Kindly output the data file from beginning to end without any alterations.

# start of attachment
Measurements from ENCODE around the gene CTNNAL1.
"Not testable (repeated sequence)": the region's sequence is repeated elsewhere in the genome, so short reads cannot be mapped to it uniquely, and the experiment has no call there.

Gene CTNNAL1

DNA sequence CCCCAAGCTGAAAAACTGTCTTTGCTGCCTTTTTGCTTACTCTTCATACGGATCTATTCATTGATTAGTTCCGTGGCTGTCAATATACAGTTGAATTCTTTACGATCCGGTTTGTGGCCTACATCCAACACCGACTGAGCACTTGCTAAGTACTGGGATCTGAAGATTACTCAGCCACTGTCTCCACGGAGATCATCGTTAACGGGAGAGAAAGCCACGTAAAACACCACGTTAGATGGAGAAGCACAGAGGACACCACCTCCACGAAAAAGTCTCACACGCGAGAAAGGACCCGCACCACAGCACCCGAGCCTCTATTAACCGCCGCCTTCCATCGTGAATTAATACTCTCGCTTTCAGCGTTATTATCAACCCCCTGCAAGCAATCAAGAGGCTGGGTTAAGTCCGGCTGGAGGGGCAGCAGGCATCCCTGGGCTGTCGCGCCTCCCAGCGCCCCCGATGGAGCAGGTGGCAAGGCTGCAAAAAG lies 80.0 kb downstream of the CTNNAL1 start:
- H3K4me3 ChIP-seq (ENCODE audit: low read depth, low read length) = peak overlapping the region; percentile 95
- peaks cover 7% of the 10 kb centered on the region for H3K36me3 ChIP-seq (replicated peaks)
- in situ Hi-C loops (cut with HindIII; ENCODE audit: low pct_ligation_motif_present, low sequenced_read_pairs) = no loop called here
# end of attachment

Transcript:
Measurements from ENCODE around the gene CTNNAL1.
"Not testable (repeated sequence)": the region's sequence is repeated elsewhere in the genome, so short reads cannot be mapped to it uniquely, and the experiment has no call there.

Gene CTNNAL1

DNA sequence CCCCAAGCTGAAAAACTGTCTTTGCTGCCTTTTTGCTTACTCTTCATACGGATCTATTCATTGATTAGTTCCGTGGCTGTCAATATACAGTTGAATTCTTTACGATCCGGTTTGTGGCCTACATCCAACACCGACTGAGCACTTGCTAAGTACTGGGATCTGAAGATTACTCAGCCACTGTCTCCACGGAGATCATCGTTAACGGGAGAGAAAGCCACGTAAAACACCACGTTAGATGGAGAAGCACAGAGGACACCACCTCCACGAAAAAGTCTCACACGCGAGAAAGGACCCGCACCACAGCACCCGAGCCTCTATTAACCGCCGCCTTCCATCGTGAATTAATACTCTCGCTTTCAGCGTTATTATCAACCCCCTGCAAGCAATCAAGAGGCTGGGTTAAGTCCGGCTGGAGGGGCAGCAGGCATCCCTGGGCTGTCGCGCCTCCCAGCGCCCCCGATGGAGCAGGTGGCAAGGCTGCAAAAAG lies 80.0 kb downstream of the CTNNAL1 start:
- H3K4me3 ChIP-seq (ENCODE audit: low read depth, low read length) = peak overlapping the region; percentile 95
- peaks cover 7% of the 10 kb centered on the region for H3K36me3 ChIP-seq (replicated peaks)
- in situ Hi-C loops (cut with HindIII; ENCODE audit: low pct_ligation_motif_present, low sequenced_read_pairs) = no loop called here